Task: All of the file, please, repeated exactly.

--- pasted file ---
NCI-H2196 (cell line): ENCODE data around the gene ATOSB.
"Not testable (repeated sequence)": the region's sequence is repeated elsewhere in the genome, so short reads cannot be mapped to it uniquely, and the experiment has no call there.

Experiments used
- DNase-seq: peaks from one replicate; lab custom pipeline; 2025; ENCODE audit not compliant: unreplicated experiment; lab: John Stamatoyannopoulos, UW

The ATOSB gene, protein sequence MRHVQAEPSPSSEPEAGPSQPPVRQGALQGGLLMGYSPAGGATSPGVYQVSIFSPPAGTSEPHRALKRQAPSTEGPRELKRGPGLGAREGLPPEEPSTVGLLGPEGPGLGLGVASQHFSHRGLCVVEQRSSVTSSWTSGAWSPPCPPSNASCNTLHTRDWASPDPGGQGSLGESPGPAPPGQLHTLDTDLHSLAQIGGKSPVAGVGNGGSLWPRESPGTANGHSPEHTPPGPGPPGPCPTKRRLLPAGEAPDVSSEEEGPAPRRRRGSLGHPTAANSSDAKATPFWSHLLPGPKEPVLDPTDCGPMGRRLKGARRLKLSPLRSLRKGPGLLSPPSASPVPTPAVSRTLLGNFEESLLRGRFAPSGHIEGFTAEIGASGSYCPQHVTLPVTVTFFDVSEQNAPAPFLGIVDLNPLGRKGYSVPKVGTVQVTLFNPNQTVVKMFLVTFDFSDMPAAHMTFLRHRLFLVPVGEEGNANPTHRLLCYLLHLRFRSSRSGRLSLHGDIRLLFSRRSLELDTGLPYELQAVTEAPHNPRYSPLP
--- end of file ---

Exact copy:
NCI-H2196 (cell line): ENCODE data around the gene ATOSB.
"Not testable (repeated sequence)": the region's sequence is repeated elsewhere in the genome, so short reads cannot be mapped to it uniquely, and the experiment has no call there.

Experiments used
- DNase-seq: peaks from one replicate; lab custom pipeline; 2025; ENCODE audit not compliant: unreplicated experiment; lab: John Stamatoyannopoulos, UW

The ATOSB gene, protein sequence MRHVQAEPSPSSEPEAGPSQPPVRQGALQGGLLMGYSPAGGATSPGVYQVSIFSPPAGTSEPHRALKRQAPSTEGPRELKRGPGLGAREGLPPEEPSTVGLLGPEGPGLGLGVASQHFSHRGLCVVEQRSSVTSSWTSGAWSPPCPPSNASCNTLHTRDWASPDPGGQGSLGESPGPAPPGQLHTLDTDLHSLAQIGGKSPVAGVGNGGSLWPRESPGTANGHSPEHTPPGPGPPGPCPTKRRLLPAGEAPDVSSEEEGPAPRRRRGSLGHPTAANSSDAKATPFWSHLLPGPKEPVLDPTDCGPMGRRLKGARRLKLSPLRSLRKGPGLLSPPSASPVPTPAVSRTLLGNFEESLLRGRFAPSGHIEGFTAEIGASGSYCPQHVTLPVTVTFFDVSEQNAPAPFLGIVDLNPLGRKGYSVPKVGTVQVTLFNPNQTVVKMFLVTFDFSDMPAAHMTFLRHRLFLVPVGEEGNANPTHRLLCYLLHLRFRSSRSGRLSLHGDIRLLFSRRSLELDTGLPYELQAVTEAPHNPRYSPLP